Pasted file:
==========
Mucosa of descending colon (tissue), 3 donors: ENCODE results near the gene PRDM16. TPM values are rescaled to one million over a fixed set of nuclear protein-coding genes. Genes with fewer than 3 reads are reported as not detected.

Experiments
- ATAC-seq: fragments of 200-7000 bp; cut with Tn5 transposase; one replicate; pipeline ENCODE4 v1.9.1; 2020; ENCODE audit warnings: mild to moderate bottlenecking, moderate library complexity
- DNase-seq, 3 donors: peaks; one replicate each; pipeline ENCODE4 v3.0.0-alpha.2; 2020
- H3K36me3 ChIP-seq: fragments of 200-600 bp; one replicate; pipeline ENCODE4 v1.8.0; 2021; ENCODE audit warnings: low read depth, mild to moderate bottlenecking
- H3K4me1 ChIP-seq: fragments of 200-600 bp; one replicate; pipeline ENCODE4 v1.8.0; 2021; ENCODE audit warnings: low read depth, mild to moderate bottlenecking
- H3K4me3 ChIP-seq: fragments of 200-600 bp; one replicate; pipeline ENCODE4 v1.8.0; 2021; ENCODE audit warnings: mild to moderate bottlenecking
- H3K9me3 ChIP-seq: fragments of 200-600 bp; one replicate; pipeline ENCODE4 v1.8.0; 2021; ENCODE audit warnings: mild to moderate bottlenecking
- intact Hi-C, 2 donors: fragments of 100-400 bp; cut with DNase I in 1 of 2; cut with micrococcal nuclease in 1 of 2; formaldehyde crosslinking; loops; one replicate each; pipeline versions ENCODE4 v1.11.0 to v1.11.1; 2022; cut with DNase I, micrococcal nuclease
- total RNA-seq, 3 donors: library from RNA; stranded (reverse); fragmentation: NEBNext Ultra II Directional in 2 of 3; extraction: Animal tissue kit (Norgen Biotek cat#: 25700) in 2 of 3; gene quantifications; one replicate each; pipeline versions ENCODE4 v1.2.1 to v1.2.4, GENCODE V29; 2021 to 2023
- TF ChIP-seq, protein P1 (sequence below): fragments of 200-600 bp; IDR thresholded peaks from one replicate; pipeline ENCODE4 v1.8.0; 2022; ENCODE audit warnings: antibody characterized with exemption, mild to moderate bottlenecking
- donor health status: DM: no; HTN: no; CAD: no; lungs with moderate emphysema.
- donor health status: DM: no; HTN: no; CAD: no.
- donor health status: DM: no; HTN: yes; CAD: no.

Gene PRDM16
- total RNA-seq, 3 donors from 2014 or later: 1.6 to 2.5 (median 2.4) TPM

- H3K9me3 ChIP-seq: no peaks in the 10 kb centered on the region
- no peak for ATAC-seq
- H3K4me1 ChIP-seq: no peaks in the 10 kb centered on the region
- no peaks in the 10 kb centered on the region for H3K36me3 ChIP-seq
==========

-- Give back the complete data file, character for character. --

Mucosa of descending colon (tissue), 3 donors: ENCODE results near the gene PRDM16. TPM values are rescaled to one million over a fixed set of nuclear protein-coding genes. Genes with fewer than 3 reads are reported as not detected.

Experiments
- ATAC-seq: fragments of 200-7000 bp; cut with Tn5 transposase; one replicate; pipeline ENCODE4 v1.9.1; 2020; ENCODE audit warnings: mild to moderate bottlenecking, moderate library complexity
- DNase-seq, 3 donors: peaks; one replicate each; pipeline ENCODE4 v3.0.0-alpha.2; 2020
- H3K36me3 ChIP-seq: fragments of 200-600 bp; one replicate; pipeline ENCODE4 v1.8.0; 2021; ENCODE audit warnings: low read depth, mild to moderate bottlenecking
- H3K4me1 ChIP-seq: fragments of 200-600 bp; one replicate; pipeline ENCODE4 v1.8.0; 2021; ENCODE audit warnings: low read depth, mild to moderate bottlenecking
- H3K4me3 ChIP-seq: fragments of 200-600 bp; one replicate; pipeline ENCODE4 v1.8.0; 2021; ENCODE audit warnings: mild to moderate bottlenecking
- H3K9me3 ChIP-seq: fragments of 200-600 bp; one replicate; pipeline ENCODE4 v1.8.0; 2021; ENCODE audit warnings: mild to moderate bottlenecking
- intact Hi-C, 2 donors: fragments of 100-400 bp; cut with DNase I in 1 of 2; cut with micrococcal nuclease in 1 of 2; formaldehyde crosslinking; loops; one replicate each; pipeline versions ENCODE4 v1.11.0 to v1.11.1; 2022; cut with DNase I, micrococcal nuclease
- total RNA-seq, 3 donors: library from RNA; stranded (reverse); fragmentation: NEBNext Ultra II Directional in 2 of 3; extraction: Animal tissue kit (Norgen Biotek cat#: 25700) in 2 of 3; gene quantifications; one replicate each; pipeline versions ENCODE4 v1.2.1 to v1.2.4, GENCODE V29; 2021 to 2023
- TF ChIP-seq, protein P1 (sequence below): fragments of 200-600 bp; IDR thresholded peaks from one replicate; pipeline ENCODE4 v1.8.0; 2022; ENCODE audit warnings: antibody characterized with exemption, mild to moderate bottlenecking
- donor health status: DM: no; HTN: no; CAD: no; lungs with moderate emphysema.
- donor health status: DM: no; HTN: no; CAD: no.
- donor health status: DM: no; HTN: yes; CAD: no.

Gene PRDM16
- total RNA-seq, 3 donors from 2014 or later: 1.6 to 2.5 (median 2.4) TPM

- H3K9me3 ChIP-seq: no peaks in the 10 kb centered on the region
- no peak for ATAC-seq
- H3K4me1 ChIP-seq: no peaks in the 10 kb centered on the region
- no peaks in the 10 kb centered on the region for H3K36me3 ChIP-seq